3.50    266.67    10.20                             xtos64
  3.43    276.67    10.00 200180422     0.00     0.00  MakeMove
  2.18    283.03     6.36        1     6.36   278.35  Perft2
  1.89    288.55     5.53 200180422     0.00     0.00  UnmakeMove

At least now the move generation part uses most of the processor time.
Edit:
And I dont know why the heck xtos64 is in this list, It is not called one single time.
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Re: Fast(er) bitboard move generator

Postby Grant Osborne » 20 Jun 2006, 10:52

Lasse

Have you managed to find any 4096 keys for the rook?

Regards
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Re: Fast(er) bitboard move generator

Postby Lasse Hansen » 20 Jun 2006, 13:05

Grant Osborne wrote:
Have you managed to find any 4096 keys for the rook?

Yes, for square H8 I found 0x608001d3c001e085 after 2.7 hours and 1+ billion tries :) . Then I tried H7 and stopped after 18 hours.

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Re: Fast(er) bitboard move generator

Postby Gerd Isenberg » 20 Jun 2006, 17:29

I know that feeling ;-)

Something like this would work of course, getting file occupied state in the six msb by shifting and masking to a-file and mul with h2-c7-ray (with a1=0 mapping).
Code: Select all
AFile     =  0x0101010101010101 & (AllPieces >>  (From &  7)   );
occ64Rank =  0x000000000000003f & (AllPieces >> ((From & ~7)+1));
occ64File = (0x0004081020408000 *  AFile)    >>  (64-6);
Address   = (occ64File << 6)    +  occ64Rank; // 4096 range

I guess it's faster for you to stay with 8K keys - or to think about your random numbers. May be it is important to have only about 12 bits set, or a few more.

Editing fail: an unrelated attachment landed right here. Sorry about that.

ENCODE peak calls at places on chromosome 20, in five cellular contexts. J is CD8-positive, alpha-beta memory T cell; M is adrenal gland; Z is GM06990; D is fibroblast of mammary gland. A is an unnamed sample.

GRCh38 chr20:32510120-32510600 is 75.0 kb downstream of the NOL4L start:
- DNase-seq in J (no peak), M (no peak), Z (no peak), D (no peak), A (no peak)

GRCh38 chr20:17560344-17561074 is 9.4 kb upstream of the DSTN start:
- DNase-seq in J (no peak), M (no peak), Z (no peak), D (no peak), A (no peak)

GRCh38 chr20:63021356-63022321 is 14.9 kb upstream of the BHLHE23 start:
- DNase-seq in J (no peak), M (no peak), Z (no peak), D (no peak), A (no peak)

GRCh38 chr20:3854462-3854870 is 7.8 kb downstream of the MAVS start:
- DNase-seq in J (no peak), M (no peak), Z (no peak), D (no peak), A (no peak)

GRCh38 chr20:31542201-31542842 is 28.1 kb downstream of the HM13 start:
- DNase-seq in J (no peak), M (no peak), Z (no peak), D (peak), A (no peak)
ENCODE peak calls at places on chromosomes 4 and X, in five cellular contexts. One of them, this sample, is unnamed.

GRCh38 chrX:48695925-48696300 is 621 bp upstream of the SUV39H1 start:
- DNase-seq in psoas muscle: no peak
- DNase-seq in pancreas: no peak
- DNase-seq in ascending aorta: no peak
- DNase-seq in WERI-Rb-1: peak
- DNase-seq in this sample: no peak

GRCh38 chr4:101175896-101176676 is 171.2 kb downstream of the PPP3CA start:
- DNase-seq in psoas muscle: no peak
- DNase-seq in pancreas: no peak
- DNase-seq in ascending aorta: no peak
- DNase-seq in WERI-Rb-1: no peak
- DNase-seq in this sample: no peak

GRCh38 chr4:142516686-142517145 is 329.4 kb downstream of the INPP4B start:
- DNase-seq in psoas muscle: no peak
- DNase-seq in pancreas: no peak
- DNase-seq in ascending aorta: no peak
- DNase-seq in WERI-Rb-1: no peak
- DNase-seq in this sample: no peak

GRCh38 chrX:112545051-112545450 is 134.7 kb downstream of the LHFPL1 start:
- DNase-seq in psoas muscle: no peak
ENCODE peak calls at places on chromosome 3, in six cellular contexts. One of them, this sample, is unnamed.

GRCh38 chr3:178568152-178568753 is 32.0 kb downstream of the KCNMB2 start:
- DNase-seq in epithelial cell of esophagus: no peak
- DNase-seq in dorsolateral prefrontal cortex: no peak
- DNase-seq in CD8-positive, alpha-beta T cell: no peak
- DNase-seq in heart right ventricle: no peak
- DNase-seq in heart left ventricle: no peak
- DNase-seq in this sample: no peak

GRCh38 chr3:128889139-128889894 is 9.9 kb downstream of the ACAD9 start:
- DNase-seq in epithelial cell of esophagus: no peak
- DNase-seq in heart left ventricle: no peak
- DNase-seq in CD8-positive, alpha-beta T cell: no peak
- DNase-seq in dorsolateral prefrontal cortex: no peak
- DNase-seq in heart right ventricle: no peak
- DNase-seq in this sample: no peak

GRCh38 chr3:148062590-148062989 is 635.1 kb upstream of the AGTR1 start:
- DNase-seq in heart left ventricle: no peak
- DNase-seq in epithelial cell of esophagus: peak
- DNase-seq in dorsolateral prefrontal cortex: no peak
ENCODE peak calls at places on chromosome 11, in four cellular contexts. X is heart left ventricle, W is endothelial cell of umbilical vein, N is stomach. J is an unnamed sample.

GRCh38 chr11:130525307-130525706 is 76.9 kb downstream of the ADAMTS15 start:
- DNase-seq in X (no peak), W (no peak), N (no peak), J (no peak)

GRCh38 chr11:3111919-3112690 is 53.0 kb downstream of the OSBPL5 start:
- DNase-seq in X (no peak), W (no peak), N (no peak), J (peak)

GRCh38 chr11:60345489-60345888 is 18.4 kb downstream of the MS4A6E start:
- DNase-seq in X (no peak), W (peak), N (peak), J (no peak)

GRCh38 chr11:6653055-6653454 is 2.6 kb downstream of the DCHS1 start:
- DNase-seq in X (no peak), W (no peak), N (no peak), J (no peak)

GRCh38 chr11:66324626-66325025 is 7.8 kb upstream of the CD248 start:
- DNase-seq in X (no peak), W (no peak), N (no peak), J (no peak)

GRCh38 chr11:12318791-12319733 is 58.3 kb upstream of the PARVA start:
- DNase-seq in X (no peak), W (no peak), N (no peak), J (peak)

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Re: Fast(er) bitboard move generator

Postby Jean-Francois Romang » 20 Jun 2006, 18:32

Lasse Hansen wrote:Grant Osborne wrote:
Have you managed to find any 4096 keys for the rook?

Yes, for square H8 I found 0x608001d3c001e085 after 2.7 hours and 1+ billion tries :) . Then I tried H7 and stopped after 18 hours.

Lasse


If you want processor time, just send me the code needed to find the keys ; i will be happy to burn my CPU :D
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Re: Fast(er) bitboard move generator

Postby bob » 20 Jun 2006, 19:24

Or if you have a way to distribute the work across several machines, I can crank up our 128 node dual 64bit xeon cluster...
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Re: Fast(er) bitboard move generator

Postby Lasse Hansen » 20 Jun 2006, 19:57

bob wrote:Or if you have a way to distribute the work across several machines, I can crank up our 128 node dual 64bit xeon cluster...


:D Thanks, for that, but I'm working on another approach. I make a 'colored' 64 bit random number that look more like 0x202000a4681000 (less bits in the word) and I have already found all RookAttacks 4096 keys. Maybe it can be reduced even more, I'll let you hear.